So the story goes that this preacher at a tiny little church caused a major uproar by declaring that his church was going to burn Korans (or Qurans), the sacred text of followers of Islam, out of protest for the so-called "Ground Zero Mosque". On 9/11 no less. But, when the spit hit the spam, he backed off and said the book burning was canceled.
However, many people went forward with the burning. Posting videos on YouTube and essentially daring the terrorists to do something about it. Sad.
But you see all the time on the news videos of people in Iraq and other places burning the American flag. In Islamic states, such as Saudi Arabia, Bibles, the sacred texts of the followers of Christianity, are often confiscated and destroyed. So we're just getting back at them, right?
And, after all, if you bought something, you own it and you have the right to do what you want with it, as long as you are observing the local laws concerning open flames and littering. Right? That right is protected by the first amendment, isn't it?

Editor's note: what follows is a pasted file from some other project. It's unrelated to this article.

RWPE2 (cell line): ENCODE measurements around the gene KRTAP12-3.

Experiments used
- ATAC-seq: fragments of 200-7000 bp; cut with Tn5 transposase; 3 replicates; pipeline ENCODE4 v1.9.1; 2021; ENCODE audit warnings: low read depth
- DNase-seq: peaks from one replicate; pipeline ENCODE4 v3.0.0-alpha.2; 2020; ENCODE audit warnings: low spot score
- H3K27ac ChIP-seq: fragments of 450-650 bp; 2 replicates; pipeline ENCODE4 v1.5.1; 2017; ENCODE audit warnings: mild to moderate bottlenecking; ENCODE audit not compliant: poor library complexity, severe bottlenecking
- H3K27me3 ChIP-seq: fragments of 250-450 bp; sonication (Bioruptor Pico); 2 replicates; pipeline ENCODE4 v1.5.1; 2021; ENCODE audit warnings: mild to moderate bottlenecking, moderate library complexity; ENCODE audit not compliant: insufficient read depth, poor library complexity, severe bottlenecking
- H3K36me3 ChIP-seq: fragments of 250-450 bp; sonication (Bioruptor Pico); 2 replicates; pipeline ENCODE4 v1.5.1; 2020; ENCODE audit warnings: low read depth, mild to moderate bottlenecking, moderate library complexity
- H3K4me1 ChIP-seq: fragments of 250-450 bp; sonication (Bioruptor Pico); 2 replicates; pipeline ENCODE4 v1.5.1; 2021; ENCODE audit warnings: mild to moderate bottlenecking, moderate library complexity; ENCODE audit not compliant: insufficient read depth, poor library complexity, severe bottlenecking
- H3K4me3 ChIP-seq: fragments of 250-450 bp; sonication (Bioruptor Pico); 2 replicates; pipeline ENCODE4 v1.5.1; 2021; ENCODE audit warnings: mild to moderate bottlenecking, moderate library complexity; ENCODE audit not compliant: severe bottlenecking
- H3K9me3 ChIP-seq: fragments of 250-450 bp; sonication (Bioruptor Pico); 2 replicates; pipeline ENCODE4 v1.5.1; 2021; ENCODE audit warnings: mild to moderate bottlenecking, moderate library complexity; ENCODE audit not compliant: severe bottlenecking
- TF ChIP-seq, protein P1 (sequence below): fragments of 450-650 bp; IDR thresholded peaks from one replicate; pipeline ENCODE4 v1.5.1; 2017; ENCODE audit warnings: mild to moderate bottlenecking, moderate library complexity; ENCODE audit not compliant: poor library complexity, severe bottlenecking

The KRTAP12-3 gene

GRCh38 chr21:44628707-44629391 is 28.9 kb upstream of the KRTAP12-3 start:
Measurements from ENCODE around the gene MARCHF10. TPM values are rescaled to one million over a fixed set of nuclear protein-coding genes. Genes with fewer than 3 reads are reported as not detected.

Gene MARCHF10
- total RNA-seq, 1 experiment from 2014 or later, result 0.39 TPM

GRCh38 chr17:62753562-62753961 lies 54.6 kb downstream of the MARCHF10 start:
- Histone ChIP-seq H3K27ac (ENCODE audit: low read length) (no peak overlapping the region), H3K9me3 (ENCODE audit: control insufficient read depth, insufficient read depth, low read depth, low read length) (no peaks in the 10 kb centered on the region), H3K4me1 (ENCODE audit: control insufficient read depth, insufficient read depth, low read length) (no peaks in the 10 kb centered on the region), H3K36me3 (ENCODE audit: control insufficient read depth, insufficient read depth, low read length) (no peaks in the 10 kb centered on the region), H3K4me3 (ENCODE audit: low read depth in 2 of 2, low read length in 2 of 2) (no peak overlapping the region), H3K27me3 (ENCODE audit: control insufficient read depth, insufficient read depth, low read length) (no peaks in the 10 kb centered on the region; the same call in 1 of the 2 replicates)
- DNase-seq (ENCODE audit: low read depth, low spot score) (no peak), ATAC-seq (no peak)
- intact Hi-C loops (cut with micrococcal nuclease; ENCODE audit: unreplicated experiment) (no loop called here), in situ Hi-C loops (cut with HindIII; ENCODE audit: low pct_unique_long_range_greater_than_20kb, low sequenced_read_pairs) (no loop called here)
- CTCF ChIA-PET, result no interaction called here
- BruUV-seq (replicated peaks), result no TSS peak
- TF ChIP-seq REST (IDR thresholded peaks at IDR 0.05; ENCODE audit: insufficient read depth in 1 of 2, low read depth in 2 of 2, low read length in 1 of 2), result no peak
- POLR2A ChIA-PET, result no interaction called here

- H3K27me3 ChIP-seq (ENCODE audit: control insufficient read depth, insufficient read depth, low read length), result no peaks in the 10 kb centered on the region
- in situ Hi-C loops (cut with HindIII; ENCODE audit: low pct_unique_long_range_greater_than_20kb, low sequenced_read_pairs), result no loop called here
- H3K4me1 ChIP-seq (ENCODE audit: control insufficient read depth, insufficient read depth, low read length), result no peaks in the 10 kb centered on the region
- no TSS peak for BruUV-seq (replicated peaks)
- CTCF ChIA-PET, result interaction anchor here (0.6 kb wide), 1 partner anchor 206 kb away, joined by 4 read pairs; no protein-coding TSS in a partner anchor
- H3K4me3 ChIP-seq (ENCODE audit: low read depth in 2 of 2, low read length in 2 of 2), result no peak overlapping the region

Here in the 21st century, in the age of the Internet where our community is not only global, but also constantly open and visible, what is right and what is wrong? Where is the line between doing something stupid and doing something offensive?
The really sad part is that many who are so engaged in the "Ground Zero Mosque" debate, the one's who are burning the books, claim the title of Christian and claim again and again that the US is a Christian nation founded by Christians, and blah blah blah, Christian, blah blah blah. But then they totally ignore the number one (well number two) teaching of the Christ they claim to follow:
Love your neighbor as yourself.
Now that that we live in a global society, who is your neighbor? At what point do your exercising your rights violate your responsibility to your neighbors? Does your use of your inalienable rights of life, liberty, and the pursuit of happiness cause pain and anger in your community?
Ok, ranted out. Thanks.